“Someone once asked me if I was going to do an autobiography and I said: ‘I don’t know but, if I do, it will be called The Hunt because I’m much more comfortable on the hunt,‘ and that has proved to be true. I should have won now, not back then.”
Why does he think he is more comfortable on the hunt?
“I guess because I’ve always known that there was a kind of unlikelihood about my stardom and yet, when you thought it through, you realise ‘that was not unlikely at all’. I know my constituency. Every actor has a constituency and, in my case, it was college-educated, Upper West Side Jews who were urban and 20th-century as opposed to, let’s say, John Wayne, who is more 19th century than 20th, as opposed to Charlton Heston, who is eternal and can actually play God. I couldn’t, so I knew who my people were.”
Women have lost a great deal by men who have chosen thousands of years ago to corral women and try to make them as little as possible because they have magic
This did not stop Dreyfuss going off the rails and into a hedonistic haze of cocaine, hard-drinking and hell-raising. “I check off all the boxes of that cliche,” he reflects, with disarming candour. By 1982, he was down and out. Dreyfuss was arrested for cocaine possession after he crashed his Mercedes into a palm tree in Benedict Canyon above Beverly Hills. “I found myself with Benedict Canyon on my cheek and the car above me, held in by a seatbelt that I did not put on. There was a long moment of silence. I knew my life had reached a very distinct change in the road.”
Dreyfuss successfully sobered up and, six months later, married the writer-producer Jeramie Rain. Emily was born in 1983, Benjamin in 1986 and Harry in 1990. The couple divorced in 1995 (“It’s the one thing that makes me shriek in self-loathing,” Dreyfuss once said in a BBC interview.)
Harry went public three years ago with accusations that the actor Kevin Spacey groped his crotch when he was 18. (Spacey has denied this happened.) Dreyfuss tweeted support for his son, which then prompted a writer, Jessica Teich, to accuse Dreyfuss of having exposed himself to her in 1987. He denied the allegation. Considering it now, he insists: “I had enormous respect for her and then she did this and it was one thing to find out that what I thought was a two-way street was, at least in memory to her, a one-way street of sexual oppression on my part. She said that I was using my power as a movie star.”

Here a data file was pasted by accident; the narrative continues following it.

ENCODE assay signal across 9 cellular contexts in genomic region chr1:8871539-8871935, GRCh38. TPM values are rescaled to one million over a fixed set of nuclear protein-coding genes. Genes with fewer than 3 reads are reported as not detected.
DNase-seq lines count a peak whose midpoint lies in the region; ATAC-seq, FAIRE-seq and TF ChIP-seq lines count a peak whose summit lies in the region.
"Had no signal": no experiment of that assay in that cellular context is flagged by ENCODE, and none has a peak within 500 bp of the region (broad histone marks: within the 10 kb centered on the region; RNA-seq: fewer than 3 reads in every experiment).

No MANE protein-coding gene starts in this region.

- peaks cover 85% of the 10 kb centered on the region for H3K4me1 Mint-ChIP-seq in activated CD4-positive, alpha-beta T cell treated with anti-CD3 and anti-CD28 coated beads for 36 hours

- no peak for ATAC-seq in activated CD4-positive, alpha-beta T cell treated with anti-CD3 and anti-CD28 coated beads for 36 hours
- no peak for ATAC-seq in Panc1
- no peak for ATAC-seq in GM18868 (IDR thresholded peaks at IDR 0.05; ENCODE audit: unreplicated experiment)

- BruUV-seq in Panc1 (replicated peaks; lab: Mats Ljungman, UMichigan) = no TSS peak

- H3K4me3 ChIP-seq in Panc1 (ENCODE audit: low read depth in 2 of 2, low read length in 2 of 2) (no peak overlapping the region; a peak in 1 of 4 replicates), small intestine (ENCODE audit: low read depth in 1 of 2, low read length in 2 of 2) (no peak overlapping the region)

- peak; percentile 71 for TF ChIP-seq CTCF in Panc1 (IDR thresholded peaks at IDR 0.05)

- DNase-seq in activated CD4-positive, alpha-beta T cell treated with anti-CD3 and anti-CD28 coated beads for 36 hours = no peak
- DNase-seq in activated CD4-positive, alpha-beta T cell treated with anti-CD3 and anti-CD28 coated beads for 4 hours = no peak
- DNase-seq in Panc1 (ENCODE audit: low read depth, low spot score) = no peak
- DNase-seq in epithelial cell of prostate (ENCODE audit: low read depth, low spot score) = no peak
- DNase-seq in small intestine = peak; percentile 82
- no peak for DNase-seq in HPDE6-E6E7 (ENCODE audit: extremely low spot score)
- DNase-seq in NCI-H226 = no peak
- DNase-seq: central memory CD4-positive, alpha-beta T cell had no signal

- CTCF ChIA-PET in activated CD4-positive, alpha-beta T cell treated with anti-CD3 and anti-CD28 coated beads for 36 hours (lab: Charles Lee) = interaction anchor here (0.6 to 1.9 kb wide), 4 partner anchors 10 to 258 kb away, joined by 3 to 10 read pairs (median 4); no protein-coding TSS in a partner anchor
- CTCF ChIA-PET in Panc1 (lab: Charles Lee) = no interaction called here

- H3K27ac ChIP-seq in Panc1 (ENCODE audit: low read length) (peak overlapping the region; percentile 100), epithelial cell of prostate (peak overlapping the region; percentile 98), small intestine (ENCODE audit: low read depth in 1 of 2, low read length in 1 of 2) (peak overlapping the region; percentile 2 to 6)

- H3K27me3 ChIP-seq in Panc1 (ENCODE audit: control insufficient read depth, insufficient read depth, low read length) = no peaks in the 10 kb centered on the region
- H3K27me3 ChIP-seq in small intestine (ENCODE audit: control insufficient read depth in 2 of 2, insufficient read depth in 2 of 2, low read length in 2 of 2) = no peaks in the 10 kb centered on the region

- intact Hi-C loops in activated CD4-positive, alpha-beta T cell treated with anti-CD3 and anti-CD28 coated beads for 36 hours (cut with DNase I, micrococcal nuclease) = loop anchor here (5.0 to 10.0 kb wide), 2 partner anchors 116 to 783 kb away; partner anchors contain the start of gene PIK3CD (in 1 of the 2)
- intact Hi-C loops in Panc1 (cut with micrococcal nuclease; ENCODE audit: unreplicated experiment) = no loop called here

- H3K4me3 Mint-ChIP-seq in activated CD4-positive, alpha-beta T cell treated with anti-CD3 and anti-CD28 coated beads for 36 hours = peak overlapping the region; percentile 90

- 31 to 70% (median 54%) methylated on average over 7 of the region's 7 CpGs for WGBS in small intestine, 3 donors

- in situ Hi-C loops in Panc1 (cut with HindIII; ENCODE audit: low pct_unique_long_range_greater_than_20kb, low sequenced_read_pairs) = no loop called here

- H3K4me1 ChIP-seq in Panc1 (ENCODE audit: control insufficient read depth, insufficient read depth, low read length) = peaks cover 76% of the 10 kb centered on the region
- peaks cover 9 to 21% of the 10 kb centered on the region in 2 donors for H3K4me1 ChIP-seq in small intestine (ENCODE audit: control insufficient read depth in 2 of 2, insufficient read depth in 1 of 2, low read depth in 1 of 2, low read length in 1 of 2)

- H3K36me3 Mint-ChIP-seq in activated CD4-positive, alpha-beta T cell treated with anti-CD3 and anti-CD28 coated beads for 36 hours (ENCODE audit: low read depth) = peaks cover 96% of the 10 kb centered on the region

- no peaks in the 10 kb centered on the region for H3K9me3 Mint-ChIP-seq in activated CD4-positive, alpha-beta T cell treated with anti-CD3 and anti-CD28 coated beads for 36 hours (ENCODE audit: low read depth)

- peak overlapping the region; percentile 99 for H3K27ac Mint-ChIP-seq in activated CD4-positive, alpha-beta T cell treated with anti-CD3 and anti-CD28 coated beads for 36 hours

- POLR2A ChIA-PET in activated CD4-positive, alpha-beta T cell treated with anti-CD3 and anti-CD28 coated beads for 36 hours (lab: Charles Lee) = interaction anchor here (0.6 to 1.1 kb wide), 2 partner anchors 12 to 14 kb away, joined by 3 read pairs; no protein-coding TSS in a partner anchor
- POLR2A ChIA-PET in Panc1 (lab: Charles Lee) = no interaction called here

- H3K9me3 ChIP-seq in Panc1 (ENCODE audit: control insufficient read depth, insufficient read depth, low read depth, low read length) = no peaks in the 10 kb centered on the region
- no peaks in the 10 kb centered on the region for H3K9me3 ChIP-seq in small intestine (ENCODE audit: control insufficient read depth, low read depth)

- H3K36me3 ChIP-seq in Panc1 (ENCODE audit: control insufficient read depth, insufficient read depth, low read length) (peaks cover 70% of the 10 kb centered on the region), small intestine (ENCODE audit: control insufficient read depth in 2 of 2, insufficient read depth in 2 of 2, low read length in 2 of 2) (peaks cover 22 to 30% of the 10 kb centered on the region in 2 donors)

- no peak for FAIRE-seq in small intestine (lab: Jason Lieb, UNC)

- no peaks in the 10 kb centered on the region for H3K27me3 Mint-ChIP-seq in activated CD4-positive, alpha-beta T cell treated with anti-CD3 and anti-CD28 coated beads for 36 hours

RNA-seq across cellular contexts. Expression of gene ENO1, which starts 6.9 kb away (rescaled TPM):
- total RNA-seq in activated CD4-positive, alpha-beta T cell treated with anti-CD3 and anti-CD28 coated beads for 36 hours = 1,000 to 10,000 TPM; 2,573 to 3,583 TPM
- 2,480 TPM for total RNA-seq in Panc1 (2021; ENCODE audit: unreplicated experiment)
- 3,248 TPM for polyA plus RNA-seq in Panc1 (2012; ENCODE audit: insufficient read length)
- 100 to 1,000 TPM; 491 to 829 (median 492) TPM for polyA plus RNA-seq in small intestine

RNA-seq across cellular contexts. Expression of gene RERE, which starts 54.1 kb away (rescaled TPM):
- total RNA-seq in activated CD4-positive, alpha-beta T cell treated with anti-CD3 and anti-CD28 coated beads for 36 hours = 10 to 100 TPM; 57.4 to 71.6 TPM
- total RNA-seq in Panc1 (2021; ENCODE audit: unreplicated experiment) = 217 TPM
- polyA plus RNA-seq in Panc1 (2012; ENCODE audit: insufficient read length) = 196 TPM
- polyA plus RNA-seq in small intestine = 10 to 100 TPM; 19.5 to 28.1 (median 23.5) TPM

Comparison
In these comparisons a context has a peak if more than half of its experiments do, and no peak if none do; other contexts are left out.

Then, with a cackle and humorous but charmless deep voice, he leans towards the Skype camera and intones: “I don’t have any power as a movie star. Not me, pal.”
Reverting to his normal speech, he veers off as wildly as if it’s 1982 on Benedict Canyon. “But I can understand, women have lost a great deal by men who have chosen thousands of years ago to corral women and try to make them as little as possible because they have magic. They have real magic. They give birth and they can outlast any men in sexual activity.”
“They have an enormously more powerful sexual drive and so men, at a time in history when men of a certain society didn’t even know there were other societies, they all came to the same agreement and that was: we have to corral these people. Women have been legislated against and particularised as people to be feared or at least disrespected.”
Sexual exploitation in the Hollywood of the 70s and 80s was rife, Dreyfuss acknowledges. “I know a guy, a very powerful producer and very wealthy. But he’s so personally kind of icky, I said to him once: ‘Can I ask you, do you date women? Do you have a girlfriend?’ He said no. I said: ‘Well, what do you do?’ He said: ‘I have a very, very easy way of handling this. Every actress that comes into my office, I say, “Show me your tits.’‘ I said: ‘That works for you?’ He said: ‘Ten out of 50.’
“So it does go on and it has gone on from the beginning, but that’s not something anyone is very proud of. And it’s not restricted to Hollywood.” Does he think there are things, especially before the car crash, that could be seen as stepping over the line with women? “Of course. That’s why I stopped. I was a bad guy for a number of years. I allowed that to – you know, there are things one can say that are – that sound obscene so I’m not going to say them. But I did it and it wasn’t meant to be nonconsensual. Everything I ever did I thought was consensual. There was a time after Jessica’s statement came out when I was so paranoid, every woman I knew I would ask, have I ever done this? Have I ever made your life unhappy? I would ask close friends and women I worked with.”